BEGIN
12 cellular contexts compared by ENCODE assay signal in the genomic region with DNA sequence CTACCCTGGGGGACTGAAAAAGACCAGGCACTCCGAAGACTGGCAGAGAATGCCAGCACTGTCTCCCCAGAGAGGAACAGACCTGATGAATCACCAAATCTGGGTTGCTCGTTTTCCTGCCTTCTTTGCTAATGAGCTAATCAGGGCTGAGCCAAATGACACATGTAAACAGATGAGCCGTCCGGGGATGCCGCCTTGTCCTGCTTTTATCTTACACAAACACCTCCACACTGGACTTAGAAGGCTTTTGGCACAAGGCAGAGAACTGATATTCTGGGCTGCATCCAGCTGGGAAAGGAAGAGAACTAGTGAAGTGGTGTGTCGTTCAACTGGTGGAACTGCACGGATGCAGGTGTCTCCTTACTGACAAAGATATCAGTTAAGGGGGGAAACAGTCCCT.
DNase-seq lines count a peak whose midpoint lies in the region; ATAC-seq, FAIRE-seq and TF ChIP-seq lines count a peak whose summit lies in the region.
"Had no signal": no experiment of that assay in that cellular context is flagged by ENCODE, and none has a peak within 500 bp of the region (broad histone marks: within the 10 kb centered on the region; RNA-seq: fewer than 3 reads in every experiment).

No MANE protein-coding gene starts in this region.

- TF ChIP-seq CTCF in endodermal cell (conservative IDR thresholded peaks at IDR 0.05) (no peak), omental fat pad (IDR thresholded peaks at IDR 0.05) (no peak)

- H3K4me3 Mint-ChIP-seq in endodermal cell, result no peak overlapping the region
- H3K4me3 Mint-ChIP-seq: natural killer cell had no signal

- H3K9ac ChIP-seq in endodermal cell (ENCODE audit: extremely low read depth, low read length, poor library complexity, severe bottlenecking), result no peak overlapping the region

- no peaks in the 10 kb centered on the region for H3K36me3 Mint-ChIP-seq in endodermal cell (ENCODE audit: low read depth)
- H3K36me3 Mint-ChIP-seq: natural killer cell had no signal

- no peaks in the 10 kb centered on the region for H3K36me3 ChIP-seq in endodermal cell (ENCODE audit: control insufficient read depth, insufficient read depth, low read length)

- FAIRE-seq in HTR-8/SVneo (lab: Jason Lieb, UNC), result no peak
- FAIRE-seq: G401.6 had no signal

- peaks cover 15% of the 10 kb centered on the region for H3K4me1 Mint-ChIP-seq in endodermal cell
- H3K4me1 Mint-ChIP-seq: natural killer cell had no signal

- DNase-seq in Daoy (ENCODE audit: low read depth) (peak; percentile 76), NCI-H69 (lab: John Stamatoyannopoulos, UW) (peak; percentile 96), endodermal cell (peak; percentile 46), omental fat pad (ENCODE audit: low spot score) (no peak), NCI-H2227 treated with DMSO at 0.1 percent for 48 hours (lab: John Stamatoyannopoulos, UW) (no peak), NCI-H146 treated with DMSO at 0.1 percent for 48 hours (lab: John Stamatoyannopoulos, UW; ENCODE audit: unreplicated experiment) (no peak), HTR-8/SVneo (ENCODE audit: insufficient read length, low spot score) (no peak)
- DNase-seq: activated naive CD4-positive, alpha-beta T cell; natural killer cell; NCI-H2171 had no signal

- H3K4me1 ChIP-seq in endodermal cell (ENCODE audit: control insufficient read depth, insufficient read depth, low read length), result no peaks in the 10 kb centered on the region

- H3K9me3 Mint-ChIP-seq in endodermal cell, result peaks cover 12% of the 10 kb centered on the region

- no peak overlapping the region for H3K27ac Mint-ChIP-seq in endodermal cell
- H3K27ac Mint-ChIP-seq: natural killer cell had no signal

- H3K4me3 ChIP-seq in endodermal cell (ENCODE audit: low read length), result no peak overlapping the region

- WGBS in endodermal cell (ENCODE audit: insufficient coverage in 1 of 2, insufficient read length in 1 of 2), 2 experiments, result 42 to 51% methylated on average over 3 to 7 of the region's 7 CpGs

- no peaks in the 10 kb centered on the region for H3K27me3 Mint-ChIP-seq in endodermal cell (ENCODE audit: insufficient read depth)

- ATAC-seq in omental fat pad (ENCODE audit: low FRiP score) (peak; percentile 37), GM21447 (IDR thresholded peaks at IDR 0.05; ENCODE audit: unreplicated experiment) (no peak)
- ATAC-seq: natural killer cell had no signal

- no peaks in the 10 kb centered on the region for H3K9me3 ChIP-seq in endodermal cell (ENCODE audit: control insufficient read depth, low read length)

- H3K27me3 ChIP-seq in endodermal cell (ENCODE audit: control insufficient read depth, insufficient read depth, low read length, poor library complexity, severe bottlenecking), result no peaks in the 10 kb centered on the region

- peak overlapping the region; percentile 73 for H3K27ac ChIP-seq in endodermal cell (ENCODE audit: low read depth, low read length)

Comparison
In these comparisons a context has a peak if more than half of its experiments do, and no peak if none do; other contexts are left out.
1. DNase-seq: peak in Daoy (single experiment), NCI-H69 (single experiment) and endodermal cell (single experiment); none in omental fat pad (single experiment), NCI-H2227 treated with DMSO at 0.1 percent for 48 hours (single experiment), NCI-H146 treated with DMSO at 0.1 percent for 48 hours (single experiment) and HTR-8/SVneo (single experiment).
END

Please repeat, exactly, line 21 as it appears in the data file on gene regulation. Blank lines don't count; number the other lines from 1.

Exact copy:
- H3K27ac Mint-ChIP-seq: natural killer cell had no signal